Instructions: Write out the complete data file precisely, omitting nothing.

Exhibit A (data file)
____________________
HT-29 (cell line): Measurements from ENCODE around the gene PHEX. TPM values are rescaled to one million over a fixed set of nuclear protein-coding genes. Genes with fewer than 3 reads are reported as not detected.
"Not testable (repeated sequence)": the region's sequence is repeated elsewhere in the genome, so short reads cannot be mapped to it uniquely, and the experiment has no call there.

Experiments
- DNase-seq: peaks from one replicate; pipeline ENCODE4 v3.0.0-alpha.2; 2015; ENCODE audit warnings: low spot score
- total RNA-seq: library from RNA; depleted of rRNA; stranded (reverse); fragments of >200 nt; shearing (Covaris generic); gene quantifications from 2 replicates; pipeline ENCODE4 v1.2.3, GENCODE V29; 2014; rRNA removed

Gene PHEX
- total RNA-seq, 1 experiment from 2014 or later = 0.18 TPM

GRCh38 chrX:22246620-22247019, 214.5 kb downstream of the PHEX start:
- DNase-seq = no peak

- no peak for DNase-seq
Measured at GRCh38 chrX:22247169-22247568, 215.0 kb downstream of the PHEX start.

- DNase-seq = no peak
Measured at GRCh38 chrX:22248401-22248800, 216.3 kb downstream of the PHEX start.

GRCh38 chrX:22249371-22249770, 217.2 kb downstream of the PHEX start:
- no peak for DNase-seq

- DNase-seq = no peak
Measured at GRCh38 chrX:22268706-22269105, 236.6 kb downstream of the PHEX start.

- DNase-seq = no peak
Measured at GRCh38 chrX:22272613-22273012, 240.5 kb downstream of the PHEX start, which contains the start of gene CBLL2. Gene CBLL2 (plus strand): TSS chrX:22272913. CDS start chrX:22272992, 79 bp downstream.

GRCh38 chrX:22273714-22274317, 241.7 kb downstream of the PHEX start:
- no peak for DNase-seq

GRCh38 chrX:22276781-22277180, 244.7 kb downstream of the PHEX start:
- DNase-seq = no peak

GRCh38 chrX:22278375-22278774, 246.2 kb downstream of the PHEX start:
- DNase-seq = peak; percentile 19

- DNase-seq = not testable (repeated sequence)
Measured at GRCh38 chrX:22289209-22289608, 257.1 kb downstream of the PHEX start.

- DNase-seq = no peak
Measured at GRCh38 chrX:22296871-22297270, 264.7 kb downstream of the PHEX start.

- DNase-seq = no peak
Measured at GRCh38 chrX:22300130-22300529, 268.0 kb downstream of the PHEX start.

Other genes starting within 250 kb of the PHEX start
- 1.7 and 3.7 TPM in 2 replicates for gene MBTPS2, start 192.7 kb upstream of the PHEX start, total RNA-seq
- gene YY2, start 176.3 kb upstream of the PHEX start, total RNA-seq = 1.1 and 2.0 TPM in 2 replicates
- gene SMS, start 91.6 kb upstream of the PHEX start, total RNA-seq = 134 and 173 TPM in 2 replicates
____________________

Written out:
HT-29 (cell line): Measurements from ENCODE around the gene PHEX. TPM values are rescaled to one million over a fixed set of nuclear protein-coding genes. Genes with fewer than 3 reads are reported as not detected.
"Not testable (repeated sequence)": the region's sequence is repeated elsewhere in the genome, so short reads cannot be mapped to it uniquely, and the experiment has no call there.

Experiments
- DNase-seq: peaks from one replicate; pipeline ENCODE4 v3.0.0-alpha.2; 2015; ENCODE audit warnings: low spot score
- total RNA-seq: library from RNA; depleted of rRNA; stranded (reverse); fragments of >200 nt; shearing (Covaris generic); gene quantifications from 2 replicates; pipeline ENCODE4 v1.2.3, GENCODE V29; 2014; rRNA removed

Gene PHEX
- total RNA-seq, 1 experiment from 2014 or later = 0.18 TPM

GRCh38 chrX:22246620-22247019, 214.5 kb downstream of the PHEX start:
- DNase-seq = no peak

- no peak for DNase-seq
Measured at GRCh38 chrX:22247169-22247568, 215.0 kb downstream of the PHEX start.

- DNase-seq = no peak
Measured at GRCh38 chrX:22248401-22248800, 216.3 kb downstream of the PHEX start.

GRCh38 chrX:22249371-22249770, 217.2 kb downstream of the PHEX start:
- no peak for DNase-seq

- DNase-seq = no peak
Measured at GRCh38 chrX:22268706-22269105, 236.6 kb downstream of the PHEX start.

- DNase-seq = no peak
Measured at GRCh38 chrX:22272613-22273012, 240.5 kb downstream of the PHEX start, which contains the start of gene CBLL2. Gene CBLL2 (plus strand): TSS chrX:22272913. CDS start chrX:22272992, 79 bp downstream.

GRCh38 chrX:22273714-22274317, 241.7 kb downstream of the PHEX start:
- no peak for DNase-seq

GRCh38 chrX:22276781-22277180, 244.7 kb downstream of the PHEX start:
- DNase-seq = no peak

GRCh38 chrX:22278375-22278774, 246.2 kb downstream of the PHEX start:
- DNase-seq = peak; percentile 19

- DNase-seq = not testable (repeated sequence)
Measured at GRCh38 chrX:22289209-22289608, 257.1 kb downstream of the PHEX start.

- DNase-seq = no peak
Measured at GRCh38 chrX:22296871-22297270, 264.7 kb downstream of the PHEX start.

- DNase-seq = no peak
Measured at GRCh38 chrX:22300130-22300529, 268.0 kb downstream of the PHEX start.

Other genes starting within 250 kb of the PHEX start
- 1.7 and 3.7 TPM in 2 replicates for gene MBTPS2, start 192.7 kb upstream of the PHEX start, total RNA-seq
- gene YY2, start 176.3 kb upstream of the PHEX start, total RNA-seq = 1.1 and 2.0 TPM in 2 replicates
- gene SMS, start 91.6 kb upstream of the PHEX start, total RNA-seq = 134 and 173 TPM in 2 replicates